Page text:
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Berkshire Hathaway company acquires Fort Worth firm

M&M Manufacturing, a producer of sheet metal products for the air distribution and ventilation market based in Fort Worth, has been acquired by MiTek Industries Inc., a subsidiary of Warren Buffett’s Berkshire Hathaway Inc.,

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26-story mixed-use tower planned at Taylor & Fifth in downtown Fort Worth

Jetta Operating Co., a 24-year-old privately held oil and gas company in Fort Worth, and a related entity plan a 26-story mixed-use tower downtown at Taylor and Fifth streets on a site once owned by the Star-Telegram.

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UPDATE: Six candidates file for two Water Board seats

Six candidates have filed for the two open seats on the Tarrant Regional Water Board, setting up a battle that could potentially shift the balance of power on the board and the priorities of one of the largest water districts in Texas.

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Top area CFOs honored

The Fort Worth Business Press honored 13 area chief financial officers today with a luncheon at the Fort Worth Club.

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Fort Worth Superintendent candidate withdraws from consideration

And then there were none. The lone Fort Worth ISD Superintendent candidate, Dr. Joel D. Boyd, has informed the Fort Worth ISD Board of Education that he is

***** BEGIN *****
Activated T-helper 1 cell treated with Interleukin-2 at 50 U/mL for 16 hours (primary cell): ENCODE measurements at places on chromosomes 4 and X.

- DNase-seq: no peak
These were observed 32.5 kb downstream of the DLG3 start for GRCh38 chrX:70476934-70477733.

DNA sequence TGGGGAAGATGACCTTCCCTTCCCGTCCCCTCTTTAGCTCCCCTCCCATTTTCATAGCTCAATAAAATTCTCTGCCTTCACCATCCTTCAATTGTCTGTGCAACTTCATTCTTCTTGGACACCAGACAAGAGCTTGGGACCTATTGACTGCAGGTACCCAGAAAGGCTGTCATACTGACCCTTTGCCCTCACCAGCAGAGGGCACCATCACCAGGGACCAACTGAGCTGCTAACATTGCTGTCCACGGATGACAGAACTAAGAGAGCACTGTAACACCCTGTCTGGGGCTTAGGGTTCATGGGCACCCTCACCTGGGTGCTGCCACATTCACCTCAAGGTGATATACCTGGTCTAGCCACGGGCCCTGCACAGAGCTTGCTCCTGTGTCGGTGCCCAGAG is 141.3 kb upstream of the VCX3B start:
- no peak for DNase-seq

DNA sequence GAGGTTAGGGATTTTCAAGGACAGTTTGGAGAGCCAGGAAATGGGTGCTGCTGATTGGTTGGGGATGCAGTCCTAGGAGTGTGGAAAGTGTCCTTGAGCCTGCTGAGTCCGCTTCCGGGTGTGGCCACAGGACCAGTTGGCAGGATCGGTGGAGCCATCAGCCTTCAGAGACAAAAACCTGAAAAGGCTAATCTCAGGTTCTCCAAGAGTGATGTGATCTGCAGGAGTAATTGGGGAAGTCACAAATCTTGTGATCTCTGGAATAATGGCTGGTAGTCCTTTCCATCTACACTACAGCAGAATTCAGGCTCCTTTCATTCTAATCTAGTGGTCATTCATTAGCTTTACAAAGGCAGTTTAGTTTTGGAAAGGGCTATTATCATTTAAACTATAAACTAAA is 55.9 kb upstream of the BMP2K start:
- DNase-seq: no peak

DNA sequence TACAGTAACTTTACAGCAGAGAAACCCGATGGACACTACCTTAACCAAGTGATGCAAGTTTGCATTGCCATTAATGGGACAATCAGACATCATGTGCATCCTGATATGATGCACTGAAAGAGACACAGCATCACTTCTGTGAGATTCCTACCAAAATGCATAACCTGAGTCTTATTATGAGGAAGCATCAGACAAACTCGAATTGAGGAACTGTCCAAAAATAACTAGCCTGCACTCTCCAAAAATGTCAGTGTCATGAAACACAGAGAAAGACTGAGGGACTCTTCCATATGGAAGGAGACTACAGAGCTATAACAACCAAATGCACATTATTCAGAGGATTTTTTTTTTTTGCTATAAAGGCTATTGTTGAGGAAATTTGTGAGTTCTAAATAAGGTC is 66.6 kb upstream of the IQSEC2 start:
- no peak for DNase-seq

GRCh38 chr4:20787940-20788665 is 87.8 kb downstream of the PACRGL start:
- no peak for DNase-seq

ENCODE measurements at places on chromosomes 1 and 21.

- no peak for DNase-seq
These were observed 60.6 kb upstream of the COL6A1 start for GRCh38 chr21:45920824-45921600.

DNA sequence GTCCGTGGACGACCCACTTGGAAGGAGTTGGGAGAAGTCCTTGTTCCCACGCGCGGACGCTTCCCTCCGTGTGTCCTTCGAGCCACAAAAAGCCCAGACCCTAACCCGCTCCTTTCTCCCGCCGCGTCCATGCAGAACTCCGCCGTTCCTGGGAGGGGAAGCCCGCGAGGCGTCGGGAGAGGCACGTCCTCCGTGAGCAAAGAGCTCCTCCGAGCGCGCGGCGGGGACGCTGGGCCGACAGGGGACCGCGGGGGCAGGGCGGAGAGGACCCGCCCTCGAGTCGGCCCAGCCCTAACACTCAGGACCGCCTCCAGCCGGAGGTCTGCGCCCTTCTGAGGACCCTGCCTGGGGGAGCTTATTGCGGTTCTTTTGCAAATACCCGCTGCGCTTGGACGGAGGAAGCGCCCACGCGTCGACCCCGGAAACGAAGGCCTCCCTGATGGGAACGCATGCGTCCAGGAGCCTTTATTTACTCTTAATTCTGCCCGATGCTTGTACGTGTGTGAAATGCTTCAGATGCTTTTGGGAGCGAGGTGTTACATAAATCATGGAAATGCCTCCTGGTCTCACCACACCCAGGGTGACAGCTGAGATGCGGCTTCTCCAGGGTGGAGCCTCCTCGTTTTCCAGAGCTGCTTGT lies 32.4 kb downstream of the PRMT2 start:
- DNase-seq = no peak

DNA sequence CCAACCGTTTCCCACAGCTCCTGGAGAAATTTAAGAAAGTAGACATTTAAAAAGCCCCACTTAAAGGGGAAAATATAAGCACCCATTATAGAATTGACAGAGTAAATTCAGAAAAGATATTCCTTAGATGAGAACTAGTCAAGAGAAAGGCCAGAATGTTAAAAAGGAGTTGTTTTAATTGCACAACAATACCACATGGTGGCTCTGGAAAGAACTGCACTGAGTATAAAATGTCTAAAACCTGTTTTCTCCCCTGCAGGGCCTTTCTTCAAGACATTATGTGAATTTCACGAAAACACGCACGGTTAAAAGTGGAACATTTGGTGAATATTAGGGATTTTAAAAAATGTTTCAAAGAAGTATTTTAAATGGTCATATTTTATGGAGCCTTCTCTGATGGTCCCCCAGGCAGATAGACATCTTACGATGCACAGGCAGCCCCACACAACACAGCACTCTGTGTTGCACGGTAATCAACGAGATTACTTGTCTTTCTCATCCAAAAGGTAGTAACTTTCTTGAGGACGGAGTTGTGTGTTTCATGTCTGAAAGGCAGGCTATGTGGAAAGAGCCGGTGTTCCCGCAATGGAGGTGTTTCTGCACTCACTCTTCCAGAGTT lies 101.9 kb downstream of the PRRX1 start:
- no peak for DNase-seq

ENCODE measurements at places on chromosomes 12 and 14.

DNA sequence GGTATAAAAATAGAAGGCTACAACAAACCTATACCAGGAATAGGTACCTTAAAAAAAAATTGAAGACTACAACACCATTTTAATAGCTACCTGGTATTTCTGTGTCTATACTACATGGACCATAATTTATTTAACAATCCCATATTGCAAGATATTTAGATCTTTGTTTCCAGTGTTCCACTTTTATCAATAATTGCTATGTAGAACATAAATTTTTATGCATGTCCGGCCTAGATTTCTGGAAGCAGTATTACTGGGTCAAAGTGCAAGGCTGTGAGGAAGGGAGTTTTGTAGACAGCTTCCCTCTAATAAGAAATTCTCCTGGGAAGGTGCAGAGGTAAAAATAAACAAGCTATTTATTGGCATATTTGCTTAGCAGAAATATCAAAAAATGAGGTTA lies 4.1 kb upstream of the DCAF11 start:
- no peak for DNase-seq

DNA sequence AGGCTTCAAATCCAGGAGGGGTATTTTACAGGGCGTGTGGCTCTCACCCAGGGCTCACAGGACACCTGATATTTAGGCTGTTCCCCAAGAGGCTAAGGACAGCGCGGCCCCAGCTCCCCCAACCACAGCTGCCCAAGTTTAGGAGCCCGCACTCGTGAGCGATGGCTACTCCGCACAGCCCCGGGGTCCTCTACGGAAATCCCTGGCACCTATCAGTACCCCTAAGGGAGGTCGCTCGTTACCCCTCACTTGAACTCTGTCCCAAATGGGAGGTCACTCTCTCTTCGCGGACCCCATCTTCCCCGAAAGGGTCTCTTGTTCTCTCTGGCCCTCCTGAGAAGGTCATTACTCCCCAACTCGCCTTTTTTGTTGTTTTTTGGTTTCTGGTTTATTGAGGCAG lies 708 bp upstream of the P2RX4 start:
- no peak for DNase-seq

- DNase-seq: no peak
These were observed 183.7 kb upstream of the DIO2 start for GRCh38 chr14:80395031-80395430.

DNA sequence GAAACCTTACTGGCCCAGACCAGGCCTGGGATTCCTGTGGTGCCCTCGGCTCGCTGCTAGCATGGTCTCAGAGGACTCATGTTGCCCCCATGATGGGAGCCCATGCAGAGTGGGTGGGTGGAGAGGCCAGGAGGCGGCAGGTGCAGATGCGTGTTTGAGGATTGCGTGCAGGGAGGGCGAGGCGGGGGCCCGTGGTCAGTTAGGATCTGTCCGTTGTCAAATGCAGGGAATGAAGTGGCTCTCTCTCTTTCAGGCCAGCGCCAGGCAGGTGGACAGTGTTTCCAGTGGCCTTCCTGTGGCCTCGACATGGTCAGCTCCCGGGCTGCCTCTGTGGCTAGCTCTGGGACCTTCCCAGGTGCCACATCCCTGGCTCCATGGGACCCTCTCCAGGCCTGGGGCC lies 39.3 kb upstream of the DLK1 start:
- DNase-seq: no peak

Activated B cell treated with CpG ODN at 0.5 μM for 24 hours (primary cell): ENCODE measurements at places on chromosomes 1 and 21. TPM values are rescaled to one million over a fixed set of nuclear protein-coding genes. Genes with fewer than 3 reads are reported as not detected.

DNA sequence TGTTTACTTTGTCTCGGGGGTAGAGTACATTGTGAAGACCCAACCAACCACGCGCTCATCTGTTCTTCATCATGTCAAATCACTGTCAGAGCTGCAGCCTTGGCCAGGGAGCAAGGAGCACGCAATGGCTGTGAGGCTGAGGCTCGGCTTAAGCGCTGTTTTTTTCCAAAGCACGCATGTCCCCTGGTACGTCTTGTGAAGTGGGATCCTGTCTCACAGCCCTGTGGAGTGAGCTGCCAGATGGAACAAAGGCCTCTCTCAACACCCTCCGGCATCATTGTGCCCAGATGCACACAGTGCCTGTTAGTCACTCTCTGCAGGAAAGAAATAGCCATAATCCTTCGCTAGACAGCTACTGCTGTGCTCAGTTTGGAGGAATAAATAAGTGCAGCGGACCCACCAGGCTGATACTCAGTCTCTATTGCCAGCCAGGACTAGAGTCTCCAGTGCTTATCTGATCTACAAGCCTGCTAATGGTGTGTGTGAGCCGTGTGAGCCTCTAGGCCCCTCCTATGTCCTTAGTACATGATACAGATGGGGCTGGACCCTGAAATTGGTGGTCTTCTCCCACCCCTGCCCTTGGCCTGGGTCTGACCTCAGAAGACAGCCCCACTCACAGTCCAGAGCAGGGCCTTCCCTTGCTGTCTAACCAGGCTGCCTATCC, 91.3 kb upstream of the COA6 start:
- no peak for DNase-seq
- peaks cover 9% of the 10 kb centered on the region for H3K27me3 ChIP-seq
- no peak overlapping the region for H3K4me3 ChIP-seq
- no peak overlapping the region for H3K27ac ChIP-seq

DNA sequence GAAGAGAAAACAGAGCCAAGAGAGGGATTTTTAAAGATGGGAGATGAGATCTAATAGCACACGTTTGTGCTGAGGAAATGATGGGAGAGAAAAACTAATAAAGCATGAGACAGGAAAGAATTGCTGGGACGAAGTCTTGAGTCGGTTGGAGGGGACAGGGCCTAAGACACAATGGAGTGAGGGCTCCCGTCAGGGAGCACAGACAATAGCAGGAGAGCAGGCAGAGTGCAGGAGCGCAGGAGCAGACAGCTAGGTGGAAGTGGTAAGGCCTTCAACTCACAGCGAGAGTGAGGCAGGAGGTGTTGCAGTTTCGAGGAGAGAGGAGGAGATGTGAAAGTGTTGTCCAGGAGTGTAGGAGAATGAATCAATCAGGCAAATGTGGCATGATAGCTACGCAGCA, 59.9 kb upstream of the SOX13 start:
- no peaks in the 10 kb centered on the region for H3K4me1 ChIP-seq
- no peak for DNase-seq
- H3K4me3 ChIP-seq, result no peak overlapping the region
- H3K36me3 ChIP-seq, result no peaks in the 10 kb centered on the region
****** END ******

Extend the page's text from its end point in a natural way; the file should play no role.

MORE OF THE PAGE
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GM unveils natural gas-powered Impala

GM unveiled the new Impala Wednesday at an energy summit in Washington marking the 40th anniversary of the OPEC Oil Embargo.
Credit: Courtesy: General Motors

James O'Toole

NEW YORK (CNNMoney) -- General Motors announced plans Wednesday to produce a new Chevy Impala sedan powered by both gasoline and natural gas.

The new Impala will likely go on sale next summer as part of the 2015 model year, GM said. It will be equipped with both a traditional gas tank and a separate compressed natural gas tank mounted in the trunk.

Drivers will have the ability to toggle between fuels, with total range expected to be "up to 500 miles."

The new Impala will join a number of natural-gas-consuming vehicles already on the market, including the Honda Civic, the Chevy Silverado and the GMC Sierra 2500. The vehicles attempt to take advantage of the U.S. shale gas boom unleashed by hydraulic fracturing, or fracking.

Fracking -- a process for extracting fuel by injecting pressurized water and chemicals into the ground -- has drawn concern from environmentalists who warn that it can pollute water supplies and generate toxic waste products. But natural gas has the advantage of burning cleaner than gasoline, producing few greenhouse gas emissions.

"We know that U.S. energy security won't come from a one-off moonshot," GM CEO Dan Akerson said in a speech at a conference in Washington. "It will flow from our systematic investment in technology and innovation .... and it will be assured by fully and safely exploiting our shale gas reserves."

Akerson cautioned that initial sales of the bi-fuel Impala will be modest, with its customer base consisting mostly of commercial and government fleets.

"[S]elling 750 to 1,000 units in the first model year would be a home run," Akerson said.

A big hurdle for bi-fuel vehicles is the scarcity of compressed-natural-gas stations in the U.S. There are about 1,200 nationwide, only half of which are open to the public, Akerson said, compared with over 168,000 retail gasoline stations.

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